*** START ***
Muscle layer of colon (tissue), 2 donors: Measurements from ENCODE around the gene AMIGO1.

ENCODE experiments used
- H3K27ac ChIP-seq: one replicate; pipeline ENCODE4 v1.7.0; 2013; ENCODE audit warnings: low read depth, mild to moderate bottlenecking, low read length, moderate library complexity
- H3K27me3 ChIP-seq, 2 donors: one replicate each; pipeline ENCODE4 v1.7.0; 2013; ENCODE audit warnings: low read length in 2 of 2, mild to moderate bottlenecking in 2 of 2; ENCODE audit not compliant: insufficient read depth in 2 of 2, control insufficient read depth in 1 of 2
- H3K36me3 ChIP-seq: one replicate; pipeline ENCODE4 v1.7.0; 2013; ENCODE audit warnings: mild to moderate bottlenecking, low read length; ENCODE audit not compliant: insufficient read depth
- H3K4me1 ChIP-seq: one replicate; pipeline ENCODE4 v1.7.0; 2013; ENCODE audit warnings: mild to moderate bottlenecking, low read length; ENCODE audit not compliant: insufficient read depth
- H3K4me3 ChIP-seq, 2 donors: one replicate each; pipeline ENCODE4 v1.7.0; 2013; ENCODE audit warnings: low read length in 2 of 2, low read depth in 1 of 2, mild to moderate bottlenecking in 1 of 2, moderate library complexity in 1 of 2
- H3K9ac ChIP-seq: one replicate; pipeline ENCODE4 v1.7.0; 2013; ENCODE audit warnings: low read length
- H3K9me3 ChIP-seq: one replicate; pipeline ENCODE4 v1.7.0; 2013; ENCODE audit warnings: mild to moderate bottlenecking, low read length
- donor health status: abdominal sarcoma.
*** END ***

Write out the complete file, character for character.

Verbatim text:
Muscle layer of colon (tissue), 2 donors: Measurements from ENCODE around the gene AMIGO1.

ENCODE experiments used
- H3K27ac ChIP-seq: one replicate; pipeline ENCODE4 v1.7.0; 2013; ENCODE audit warnings: low read depth, mild to moderate bottlenecking, low read length, moderate library complexity
- H3K27me3 ChIP-seq, 2 donors: one replicate each; pipeline ENCODE4 v1.7.0; 2013; ENCODE audit warnings: low read length in 2 of 2, mild to moderate bottlenecking in 2 of 2; ENCODE audit not compliant: insufficient read depth in 2 of 2, control insufficient read depth in 1 of 2
- H3K36me3 ChIP-seq: one replicate; pipeline ENCODE4 v1.7.0; 2013; ENCODE audit warnings: mild to moderate bottlenecking, low read length; ENCODE audit not compliant: insufficient read depth
- H3K4me1 ChIP-seq: one replicate; pipeline ENCODE4 v1.7.0; 2013; ENCODE audit warnings: mild to moderate bottlenecking, low read length; ENCODE audit not compliant: insufficient read depth
- H3K4me3 ChIP-seq, 2 donors: one replicate each; pipeline ENCODE4 v1.7.0; 2013; ENCODE audit warnings: low read length in 2 of 2, low read depth in 1 of 2, mild to moderate bottlenecking in 1 of 2, moderate library complexity in 1 of 2
- H3K9ac ChIP-seq: one replicate; pipeline ENCODE4 v1.7.0; 2013; ENCODE audit warnings: low read length
- H3K9me3 ChIP-seq: one replicate; pipeline ENCODE4 v1.7.0; 2013; ENCODE audit warnings: mild to moderate bottlenecking, low read length
- donor health status: abdominal sarcoma.